Tate Britain Level 2
3 October 2006 – 14 January 2007
The Turner Prize 2006 exhibition, supported by the makers of Gordons® gin, opens on 3 October at Tate Britain. It features work by the four shortlisted artists, Tomma Abts, Phil Collins, Mark Titchner and Rebecca Warren. The winner of the prize will be announced during a live broadcast of the award ceremony on Channel 4 on the evening of Monday 4 December. With the support of Gordons® gin, this years prize fund is £40,000 with £25,000 going to the winner and £5,000 each for the other shortlisted artists.
The winner will be decided by a jury whose members are: Lynn Barber, writer, The Observer; Margot Heller, Director, South London Gallery; Matthew Higgs, Director and Chief Curator, White Columns, New York; Andrew Renton, writer and Director of Curating, Goldsmiths College;
Nicholas Serota, Director, Tate and Chairman of the Jury.
The shortlisted artists for the Turner Prize 2006 are:
Tomma Abts who presents a carefully conceived installation of eleven paintings dating from 2000 to the present day. Abts’s densely wrought canvases take shape through a gradual process of layering and accrual, baring the visible traces of their construction. While each develops within its own specific parameters, tonal and formal relationships between works are revealed when hung together in the gallery.
Phil Collins who presents the video installation the return of the real/gercecegin geri donusu 2005, originally commissioned by the Ninth International Istanbul Biennial, in which he invited people who felt their lives had been ruined by appearing on talk shows and makeover shows to tell their stories. He has also established a working production office shady lane productions, operational Monday to Friday 10.00–18.00 in the Turner Prize exhibition, which will research a British episode of the return of the real over the course of the exhibition.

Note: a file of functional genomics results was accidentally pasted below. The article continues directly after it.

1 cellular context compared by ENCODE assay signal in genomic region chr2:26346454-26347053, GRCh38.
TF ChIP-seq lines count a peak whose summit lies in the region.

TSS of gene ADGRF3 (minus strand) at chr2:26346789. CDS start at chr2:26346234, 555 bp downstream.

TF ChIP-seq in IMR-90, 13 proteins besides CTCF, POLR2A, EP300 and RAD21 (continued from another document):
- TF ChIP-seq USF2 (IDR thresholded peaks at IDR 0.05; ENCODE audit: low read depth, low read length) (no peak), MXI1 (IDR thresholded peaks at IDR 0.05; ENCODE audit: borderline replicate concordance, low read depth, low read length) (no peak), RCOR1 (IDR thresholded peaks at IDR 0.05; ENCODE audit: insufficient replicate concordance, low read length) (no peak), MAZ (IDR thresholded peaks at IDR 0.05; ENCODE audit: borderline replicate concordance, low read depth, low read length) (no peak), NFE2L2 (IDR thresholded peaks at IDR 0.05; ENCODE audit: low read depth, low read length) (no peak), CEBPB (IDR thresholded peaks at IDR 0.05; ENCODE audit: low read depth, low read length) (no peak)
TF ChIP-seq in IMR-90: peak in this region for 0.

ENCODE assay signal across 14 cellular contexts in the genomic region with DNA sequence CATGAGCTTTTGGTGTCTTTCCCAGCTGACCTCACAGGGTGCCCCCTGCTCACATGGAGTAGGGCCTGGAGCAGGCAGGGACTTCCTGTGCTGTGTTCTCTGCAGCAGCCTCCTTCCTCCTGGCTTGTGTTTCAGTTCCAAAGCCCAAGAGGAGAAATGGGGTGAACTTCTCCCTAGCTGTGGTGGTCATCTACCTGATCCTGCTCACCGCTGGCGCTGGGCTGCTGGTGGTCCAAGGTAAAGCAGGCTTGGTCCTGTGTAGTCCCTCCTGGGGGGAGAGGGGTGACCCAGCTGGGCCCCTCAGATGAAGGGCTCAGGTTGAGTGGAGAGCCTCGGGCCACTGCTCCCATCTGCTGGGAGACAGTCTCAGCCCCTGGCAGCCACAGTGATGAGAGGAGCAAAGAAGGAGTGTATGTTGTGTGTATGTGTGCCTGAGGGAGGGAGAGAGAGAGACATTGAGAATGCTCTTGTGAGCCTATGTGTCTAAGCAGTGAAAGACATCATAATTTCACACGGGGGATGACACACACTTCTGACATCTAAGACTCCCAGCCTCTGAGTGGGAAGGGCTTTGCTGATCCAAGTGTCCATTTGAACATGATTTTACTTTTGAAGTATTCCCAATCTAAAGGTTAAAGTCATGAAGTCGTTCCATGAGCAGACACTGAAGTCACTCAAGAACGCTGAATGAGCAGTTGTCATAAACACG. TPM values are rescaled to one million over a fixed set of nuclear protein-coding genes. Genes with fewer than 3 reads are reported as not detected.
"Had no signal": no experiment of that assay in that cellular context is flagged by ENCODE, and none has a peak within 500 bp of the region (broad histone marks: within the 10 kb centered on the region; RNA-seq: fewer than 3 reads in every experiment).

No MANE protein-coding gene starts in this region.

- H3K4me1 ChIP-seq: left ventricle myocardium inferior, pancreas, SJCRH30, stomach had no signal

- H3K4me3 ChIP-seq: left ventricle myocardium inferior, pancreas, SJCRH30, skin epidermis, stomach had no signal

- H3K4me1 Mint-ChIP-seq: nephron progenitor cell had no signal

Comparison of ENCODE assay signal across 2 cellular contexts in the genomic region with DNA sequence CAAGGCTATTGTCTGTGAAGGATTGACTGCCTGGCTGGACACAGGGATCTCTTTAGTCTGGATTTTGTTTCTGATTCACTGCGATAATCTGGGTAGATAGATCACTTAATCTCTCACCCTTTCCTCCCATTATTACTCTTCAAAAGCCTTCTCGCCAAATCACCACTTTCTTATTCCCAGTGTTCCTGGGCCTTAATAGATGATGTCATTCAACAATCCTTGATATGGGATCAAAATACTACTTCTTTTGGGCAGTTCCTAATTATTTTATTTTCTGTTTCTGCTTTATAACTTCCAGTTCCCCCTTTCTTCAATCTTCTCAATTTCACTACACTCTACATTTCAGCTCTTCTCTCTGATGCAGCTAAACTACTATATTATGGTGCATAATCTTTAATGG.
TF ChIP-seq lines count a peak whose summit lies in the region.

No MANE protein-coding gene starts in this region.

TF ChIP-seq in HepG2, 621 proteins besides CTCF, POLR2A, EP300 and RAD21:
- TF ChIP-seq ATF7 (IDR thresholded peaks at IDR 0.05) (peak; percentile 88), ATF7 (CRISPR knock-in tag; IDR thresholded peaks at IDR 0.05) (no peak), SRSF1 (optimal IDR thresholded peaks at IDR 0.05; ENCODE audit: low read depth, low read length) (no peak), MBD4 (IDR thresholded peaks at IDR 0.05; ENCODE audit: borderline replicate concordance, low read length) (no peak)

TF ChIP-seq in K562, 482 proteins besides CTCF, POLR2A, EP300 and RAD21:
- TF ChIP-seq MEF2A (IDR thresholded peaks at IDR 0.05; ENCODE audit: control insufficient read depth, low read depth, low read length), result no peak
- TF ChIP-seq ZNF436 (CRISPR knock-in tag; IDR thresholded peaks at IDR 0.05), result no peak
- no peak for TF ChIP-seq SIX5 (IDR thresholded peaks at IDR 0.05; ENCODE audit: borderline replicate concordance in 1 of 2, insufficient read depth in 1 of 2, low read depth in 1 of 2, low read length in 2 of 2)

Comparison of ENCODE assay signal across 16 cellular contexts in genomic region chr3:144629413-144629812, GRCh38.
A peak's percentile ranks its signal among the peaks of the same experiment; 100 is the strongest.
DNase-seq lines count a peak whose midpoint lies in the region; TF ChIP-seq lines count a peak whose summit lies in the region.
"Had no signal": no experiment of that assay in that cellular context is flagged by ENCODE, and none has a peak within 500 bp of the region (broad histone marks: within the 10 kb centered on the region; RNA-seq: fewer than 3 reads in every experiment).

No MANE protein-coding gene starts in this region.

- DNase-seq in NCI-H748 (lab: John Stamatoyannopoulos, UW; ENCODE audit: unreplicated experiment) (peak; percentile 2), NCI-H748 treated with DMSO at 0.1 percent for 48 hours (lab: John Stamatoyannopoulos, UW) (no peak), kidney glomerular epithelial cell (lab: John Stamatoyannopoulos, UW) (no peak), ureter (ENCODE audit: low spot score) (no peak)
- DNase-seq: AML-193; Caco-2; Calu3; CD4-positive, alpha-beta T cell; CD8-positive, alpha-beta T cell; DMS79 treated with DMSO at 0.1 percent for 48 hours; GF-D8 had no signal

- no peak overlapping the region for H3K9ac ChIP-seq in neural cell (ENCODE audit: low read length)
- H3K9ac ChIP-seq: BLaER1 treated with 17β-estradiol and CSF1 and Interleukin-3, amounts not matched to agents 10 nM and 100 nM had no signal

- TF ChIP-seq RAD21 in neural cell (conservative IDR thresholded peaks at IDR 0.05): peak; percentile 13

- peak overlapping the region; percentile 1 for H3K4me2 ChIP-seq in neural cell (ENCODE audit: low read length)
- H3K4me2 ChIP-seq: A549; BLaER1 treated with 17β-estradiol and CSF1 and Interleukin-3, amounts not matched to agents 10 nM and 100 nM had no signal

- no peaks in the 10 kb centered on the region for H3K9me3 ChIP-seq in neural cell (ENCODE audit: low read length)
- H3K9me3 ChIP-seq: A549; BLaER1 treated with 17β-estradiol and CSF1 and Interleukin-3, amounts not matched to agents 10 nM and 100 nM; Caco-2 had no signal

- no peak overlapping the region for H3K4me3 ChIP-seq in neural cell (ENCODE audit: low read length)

Mark Titchner who presents How To Change Behaviour (Tiny Masters Of The World Come Out), a quasi-scientific installation that features hand-chiseled machines alongside a computer-designed billboard and questions the faith we place in technology. Titchner is fascinated by belief systems and by the ways in which we communicate and receive ideas. He will also show Ergo Ergot, a striking, kinetic sculpture that uses optical illusions and hypnotic effects to manipulate the viewers perception.
Rebecca Warren who presents an installation of new sculptural works. The exuberant vitality of her unfired clay sculptures contrasts dramatically with wall-based vitrines displaying various found objects. A new series of bronze figures plays with the traditional connotations of the material. While deliberately anti-heroic, Warrens works possess a powerful physicality and a persuasive emotional charge.
As in the previous two years of sponsorship, the makers of Gordons® gin are supporting a free audio guide to the exhibition. The makers of Gordons® gin are also sponsoring Late at Tate Britain this year; a series of events allowing visitors to explore art after hours, enjoying exhibitions, performances, music, talks and films on the first Friday of every month.